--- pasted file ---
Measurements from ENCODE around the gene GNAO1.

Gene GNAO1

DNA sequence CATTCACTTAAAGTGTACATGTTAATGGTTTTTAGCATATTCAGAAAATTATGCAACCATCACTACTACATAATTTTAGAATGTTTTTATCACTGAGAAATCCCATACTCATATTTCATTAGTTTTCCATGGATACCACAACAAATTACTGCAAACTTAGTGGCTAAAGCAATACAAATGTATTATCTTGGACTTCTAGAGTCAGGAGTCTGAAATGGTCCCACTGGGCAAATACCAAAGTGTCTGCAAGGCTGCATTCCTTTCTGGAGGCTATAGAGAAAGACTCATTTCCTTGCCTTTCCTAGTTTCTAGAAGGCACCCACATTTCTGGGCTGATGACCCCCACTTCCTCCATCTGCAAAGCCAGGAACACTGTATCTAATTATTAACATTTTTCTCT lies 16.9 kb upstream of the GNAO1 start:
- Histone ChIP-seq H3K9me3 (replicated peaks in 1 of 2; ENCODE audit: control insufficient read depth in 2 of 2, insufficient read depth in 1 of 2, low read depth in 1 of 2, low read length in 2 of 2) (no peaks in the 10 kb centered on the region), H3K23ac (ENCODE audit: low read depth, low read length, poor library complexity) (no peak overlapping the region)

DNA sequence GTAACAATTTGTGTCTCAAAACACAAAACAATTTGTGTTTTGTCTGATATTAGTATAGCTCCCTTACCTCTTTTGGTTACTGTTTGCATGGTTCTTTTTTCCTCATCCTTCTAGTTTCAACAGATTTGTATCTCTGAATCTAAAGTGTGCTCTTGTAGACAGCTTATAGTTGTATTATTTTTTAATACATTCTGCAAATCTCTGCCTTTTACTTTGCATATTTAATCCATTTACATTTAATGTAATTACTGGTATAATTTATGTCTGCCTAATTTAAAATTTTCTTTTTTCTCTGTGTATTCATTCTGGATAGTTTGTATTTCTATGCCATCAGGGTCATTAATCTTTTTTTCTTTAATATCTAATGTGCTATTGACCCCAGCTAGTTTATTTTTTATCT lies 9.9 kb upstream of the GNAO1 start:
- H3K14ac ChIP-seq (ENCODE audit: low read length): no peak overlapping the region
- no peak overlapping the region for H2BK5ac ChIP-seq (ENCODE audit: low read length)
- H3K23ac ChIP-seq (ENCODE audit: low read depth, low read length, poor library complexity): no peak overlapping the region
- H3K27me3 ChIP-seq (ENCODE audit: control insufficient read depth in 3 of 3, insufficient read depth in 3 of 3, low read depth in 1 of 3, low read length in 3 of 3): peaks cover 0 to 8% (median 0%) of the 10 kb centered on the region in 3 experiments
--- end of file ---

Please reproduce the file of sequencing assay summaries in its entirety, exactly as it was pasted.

Measurements from ENCODE around the gene GNAO1.

Gene GNAO1

DNA sequence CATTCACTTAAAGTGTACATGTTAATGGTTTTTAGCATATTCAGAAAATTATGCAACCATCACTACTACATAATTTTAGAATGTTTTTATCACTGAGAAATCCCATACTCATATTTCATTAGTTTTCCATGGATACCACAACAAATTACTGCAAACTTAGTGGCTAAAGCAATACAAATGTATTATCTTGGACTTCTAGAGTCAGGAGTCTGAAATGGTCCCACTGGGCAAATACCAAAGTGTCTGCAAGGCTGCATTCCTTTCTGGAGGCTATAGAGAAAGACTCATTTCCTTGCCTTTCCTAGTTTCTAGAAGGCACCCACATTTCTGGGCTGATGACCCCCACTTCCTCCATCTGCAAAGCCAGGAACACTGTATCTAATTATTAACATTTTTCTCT lies 16.9 kb upstream of the GNAO1 start:
- Histone ChIP-seq H3K9me3 (replicated peaks in 1 of 2; ENCODE audit: control insufficient read depth in 2 of 2, insufficient read depth in 1 of 2, low read depth in 1 of 2, low read length in 2 of 2) (no peaks in the 10 kb centered on the region), H3K23ac (ENCODE audit: low read depth, low read length, poor library complexity) (no peak overlapping the region)

DNA sequence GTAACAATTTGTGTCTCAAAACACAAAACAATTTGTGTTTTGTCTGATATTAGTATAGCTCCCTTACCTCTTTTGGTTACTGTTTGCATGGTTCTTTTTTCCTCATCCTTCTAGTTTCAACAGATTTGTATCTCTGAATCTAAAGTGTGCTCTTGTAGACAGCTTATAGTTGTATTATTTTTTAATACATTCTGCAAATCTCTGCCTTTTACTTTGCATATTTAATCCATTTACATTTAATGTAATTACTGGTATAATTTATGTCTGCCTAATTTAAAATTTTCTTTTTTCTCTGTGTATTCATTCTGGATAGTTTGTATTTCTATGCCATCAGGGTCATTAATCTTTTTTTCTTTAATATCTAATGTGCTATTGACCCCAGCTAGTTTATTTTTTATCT lies 9.9 kb upstream of the GNAO1 start:
- H3K14ac ChIP-seq (ENCODE audit: low read length): no peak overlapping the region
- no peak overlapping the region for H2BK5ac ChIP-seq (ENCODE audit: low read length)
- H3K23ac ChIP-seq (ENCODE audit: low read depth, low read length, poor library complexity): no peak overlapping the region
- H3K27me3 ChIP-seq (ENCODE audit: control insufficient read depth in 3 of 3, insufficient read depth in 3 of 3, low read depth in 1 of 3, low read length in 3 of 3): peaks cover 0 to 8% (median 0%) of the 10 kb centered on the region in 3 experiments